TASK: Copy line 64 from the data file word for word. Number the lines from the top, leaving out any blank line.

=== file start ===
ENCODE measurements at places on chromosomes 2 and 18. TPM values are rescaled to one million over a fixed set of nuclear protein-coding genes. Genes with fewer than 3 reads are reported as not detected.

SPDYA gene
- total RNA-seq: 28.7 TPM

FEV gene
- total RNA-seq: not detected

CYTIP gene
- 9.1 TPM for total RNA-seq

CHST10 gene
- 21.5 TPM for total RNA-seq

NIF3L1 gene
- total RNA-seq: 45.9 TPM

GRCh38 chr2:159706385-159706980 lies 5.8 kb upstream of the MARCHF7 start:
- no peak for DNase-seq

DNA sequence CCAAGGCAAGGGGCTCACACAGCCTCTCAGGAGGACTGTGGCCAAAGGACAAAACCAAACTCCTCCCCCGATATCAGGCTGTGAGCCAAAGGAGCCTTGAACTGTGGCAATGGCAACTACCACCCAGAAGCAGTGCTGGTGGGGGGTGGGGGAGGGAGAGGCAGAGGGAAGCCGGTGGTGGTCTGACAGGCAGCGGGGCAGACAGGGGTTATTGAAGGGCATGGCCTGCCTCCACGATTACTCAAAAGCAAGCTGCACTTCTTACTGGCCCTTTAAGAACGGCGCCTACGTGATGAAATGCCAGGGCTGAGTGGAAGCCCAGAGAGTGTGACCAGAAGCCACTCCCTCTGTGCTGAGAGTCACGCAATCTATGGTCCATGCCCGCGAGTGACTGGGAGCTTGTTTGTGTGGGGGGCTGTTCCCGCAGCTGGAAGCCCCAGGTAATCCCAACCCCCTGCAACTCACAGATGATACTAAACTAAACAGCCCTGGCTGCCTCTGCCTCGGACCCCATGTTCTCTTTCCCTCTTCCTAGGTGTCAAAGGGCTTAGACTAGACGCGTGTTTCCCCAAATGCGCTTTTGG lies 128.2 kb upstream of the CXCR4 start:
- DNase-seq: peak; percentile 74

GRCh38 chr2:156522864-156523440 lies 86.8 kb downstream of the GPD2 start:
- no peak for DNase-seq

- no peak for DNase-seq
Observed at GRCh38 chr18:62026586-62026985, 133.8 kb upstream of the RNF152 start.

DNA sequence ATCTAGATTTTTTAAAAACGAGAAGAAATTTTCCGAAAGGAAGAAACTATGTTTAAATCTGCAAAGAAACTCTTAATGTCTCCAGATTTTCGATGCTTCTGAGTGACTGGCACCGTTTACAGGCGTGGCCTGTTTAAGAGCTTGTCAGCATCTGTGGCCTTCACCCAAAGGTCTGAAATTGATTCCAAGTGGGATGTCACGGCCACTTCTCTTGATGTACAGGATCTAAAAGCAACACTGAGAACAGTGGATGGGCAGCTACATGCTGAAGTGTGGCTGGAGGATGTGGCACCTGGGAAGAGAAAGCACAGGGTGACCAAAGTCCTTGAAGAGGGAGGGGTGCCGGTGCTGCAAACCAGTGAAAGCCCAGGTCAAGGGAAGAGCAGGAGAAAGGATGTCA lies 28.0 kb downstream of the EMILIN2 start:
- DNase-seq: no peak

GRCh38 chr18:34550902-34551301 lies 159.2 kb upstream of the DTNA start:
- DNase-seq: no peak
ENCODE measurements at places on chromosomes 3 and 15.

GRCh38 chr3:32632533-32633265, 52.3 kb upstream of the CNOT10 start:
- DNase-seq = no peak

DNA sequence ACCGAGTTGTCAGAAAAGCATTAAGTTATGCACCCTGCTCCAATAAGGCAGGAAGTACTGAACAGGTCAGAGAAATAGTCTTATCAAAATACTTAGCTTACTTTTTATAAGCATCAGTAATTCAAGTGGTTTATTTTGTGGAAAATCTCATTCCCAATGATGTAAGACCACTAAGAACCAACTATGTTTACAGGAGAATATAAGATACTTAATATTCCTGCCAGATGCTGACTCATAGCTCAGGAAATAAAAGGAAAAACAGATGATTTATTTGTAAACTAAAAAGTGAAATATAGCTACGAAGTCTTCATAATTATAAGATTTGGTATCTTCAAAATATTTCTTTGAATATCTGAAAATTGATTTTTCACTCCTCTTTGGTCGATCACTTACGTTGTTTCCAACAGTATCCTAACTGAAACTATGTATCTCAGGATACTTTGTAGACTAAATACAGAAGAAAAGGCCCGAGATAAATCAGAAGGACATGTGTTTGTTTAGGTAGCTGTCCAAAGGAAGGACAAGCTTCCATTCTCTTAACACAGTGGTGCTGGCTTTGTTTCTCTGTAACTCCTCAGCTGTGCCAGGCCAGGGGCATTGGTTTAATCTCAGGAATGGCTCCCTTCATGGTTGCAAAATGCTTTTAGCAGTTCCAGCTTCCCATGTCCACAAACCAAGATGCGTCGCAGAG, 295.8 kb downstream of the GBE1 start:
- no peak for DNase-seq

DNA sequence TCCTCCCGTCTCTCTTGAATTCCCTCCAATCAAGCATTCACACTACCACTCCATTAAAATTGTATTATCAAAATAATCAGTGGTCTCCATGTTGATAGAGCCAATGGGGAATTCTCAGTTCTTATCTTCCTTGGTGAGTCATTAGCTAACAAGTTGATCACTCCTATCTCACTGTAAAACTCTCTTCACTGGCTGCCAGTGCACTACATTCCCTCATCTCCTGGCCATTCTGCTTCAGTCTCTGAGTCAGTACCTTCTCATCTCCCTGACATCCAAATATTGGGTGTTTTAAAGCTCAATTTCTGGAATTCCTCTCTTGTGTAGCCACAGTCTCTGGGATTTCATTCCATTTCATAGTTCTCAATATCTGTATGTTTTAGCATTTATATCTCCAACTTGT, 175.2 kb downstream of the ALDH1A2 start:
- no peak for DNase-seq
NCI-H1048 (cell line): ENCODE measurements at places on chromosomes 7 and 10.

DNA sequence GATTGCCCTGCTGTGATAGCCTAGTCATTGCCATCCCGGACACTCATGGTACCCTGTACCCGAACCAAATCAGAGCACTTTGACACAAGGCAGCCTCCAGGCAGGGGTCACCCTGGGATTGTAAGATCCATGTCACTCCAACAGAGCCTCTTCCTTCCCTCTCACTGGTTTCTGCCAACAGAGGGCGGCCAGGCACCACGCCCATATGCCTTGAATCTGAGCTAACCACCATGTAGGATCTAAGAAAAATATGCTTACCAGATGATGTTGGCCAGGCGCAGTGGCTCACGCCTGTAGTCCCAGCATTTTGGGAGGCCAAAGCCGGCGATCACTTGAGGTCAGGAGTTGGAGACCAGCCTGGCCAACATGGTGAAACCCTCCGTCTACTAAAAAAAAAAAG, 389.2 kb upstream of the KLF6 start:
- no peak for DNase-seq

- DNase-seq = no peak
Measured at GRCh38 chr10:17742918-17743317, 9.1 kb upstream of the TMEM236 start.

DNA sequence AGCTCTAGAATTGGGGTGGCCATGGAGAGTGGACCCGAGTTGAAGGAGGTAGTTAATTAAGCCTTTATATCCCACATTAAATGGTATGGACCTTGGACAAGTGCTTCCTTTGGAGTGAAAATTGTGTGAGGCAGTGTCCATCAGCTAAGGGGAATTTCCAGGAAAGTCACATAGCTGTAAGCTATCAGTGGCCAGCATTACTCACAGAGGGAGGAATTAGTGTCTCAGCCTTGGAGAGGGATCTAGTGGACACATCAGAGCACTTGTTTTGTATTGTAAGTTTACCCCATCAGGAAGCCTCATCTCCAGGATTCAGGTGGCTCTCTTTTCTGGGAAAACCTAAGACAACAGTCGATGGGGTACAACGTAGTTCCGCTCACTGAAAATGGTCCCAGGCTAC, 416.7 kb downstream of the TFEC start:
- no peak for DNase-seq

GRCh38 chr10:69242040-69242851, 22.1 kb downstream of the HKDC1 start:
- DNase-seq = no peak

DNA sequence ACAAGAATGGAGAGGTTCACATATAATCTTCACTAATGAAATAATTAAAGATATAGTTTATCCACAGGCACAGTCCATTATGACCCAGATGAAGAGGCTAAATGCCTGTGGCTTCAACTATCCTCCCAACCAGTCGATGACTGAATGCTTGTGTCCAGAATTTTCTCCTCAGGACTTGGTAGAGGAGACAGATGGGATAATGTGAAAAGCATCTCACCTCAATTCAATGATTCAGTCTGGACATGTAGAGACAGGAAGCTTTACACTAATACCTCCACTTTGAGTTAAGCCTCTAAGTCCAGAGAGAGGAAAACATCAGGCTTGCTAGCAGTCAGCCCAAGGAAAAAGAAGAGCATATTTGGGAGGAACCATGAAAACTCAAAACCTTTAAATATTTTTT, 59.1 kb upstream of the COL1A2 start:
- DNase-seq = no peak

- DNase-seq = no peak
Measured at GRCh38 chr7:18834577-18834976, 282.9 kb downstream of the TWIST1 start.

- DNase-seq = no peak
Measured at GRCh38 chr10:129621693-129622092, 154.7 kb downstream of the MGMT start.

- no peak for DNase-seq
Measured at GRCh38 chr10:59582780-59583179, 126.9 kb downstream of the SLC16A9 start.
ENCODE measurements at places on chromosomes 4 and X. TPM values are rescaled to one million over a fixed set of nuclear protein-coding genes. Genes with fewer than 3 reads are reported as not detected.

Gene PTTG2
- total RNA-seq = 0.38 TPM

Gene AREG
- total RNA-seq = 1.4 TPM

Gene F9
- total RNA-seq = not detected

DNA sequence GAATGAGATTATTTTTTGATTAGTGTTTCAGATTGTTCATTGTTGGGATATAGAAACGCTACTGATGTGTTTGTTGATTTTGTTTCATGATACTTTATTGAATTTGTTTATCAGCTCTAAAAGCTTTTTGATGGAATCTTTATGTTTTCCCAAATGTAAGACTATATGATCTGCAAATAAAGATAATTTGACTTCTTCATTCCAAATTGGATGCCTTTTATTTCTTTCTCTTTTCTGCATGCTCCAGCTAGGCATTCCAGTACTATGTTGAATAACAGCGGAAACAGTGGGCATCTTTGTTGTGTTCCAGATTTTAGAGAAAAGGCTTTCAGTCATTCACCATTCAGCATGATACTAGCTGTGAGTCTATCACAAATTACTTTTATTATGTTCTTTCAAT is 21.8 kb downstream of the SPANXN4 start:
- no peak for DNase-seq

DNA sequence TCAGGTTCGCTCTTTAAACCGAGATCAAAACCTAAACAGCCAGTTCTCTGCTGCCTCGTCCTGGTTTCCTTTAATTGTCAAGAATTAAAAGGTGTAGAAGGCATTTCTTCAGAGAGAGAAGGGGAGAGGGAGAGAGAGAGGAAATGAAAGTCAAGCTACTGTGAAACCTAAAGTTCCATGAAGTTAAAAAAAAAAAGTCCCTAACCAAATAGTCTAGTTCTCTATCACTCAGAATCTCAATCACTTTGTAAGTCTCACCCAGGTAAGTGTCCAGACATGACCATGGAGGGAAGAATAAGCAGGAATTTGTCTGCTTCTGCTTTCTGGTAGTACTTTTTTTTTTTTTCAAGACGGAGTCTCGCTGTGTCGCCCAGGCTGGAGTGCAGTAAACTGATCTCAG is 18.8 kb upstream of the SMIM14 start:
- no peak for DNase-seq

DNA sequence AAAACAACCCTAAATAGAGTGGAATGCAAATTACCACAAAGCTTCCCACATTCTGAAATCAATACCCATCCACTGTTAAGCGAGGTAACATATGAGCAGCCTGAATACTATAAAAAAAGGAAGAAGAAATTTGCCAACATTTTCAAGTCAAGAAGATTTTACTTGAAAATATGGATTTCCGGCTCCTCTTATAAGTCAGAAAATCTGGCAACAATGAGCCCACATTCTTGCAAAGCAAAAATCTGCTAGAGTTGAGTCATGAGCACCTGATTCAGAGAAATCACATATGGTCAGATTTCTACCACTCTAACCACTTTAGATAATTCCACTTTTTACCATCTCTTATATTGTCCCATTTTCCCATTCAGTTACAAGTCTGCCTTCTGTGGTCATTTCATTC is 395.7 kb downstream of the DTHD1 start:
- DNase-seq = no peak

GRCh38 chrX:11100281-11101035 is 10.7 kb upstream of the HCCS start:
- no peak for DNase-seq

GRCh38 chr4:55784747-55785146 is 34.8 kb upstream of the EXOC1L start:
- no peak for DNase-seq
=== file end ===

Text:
- no peak for DNase-seq